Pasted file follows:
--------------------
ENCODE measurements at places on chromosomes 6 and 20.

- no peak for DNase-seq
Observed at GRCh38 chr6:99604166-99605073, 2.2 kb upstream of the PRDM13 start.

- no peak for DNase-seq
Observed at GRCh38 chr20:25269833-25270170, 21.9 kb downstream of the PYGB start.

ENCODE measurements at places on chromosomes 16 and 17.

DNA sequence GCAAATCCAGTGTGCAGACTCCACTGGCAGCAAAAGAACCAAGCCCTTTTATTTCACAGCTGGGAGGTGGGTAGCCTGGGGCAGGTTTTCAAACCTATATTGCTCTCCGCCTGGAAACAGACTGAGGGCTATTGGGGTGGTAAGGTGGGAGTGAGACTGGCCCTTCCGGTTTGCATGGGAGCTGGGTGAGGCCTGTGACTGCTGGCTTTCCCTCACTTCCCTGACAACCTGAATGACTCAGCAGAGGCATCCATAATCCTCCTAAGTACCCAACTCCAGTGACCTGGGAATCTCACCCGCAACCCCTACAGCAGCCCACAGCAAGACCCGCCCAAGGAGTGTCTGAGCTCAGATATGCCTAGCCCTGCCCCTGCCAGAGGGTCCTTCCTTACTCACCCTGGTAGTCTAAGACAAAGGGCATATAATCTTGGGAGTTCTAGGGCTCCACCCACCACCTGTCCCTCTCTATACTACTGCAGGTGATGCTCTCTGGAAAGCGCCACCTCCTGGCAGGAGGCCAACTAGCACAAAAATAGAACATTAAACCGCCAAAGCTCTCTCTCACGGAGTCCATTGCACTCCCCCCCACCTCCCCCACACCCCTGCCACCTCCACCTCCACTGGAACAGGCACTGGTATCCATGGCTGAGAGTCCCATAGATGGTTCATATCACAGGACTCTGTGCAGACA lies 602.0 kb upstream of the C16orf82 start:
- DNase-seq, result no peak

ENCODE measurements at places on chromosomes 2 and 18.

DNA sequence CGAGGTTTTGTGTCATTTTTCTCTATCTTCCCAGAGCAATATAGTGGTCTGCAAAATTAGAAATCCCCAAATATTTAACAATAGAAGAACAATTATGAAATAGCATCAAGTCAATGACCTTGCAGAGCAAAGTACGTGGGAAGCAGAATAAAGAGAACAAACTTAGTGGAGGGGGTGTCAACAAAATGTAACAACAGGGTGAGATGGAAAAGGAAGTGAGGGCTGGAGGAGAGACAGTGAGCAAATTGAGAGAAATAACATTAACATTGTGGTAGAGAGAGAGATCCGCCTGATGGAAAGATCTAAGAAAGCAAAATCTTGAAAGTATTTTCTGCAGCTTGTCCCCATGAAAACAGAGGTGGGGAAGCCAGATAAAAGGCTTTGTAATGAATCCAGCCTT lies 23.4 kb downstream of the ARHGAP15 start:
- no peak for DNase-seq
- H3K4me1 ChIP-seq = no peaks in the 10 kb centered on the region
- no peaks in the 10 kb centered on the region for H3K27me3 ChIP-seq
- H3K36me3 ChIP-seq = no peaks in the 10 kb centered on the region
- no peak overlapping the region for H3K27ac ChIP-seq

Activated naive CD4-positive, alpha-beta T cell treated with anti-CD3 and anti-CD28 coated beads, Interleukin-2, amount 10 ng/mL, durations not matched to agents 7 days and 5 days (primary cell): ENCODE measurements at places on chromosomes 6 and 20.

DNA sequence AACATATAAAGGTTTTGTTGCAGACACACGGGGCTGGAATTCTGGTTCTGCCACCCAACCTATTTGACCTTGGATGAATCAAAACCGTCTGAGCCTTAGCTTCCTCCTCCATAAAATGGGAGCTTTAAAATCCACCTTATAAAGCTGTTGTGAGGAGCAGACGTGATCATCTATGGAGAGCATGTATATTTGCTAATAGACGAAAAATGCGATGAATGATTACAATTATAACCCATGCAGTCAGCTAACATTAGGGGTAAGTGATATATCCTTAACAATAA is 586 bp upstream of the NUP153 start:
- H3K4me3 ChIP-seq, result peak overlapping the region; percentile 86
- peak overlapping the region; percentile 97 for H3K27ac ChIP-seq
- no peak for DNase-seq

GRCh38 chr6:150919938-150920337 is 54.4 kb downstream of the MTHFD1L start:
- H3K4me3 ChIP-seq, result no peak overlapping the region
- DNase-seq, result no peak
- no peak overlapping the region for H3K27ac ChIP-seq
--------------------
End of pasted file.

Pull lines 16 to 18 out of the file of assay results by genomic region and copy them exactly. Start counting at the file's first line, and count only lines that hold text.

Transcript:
Activated naive CD4-positive, alpha-beta T cell treated with anti-CD3 and anti-CD28 coated beads, Interleukin-2, amount 10 ng/mL, durations not matched to agents 7 days and 5 days (primary cell): ENCODE measurements at places on chromosomes 6 and 20.

DNA sequence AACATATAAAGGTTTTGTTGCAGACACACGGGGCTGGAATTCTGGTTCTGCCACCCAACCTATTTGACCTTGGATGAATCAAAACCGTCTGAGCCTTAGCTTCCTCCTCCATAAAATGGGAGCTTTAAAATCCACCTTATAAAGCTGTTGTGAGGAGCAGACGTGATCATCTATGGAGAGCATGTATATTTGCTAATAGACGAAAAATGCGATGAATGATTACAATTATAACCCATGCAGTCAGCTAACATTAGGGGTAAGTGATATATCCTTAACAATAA is 586 bp upstream of the NUP153 start:
- H3K4me3 ChIP-seq, result peak overlapping the region; percentile 86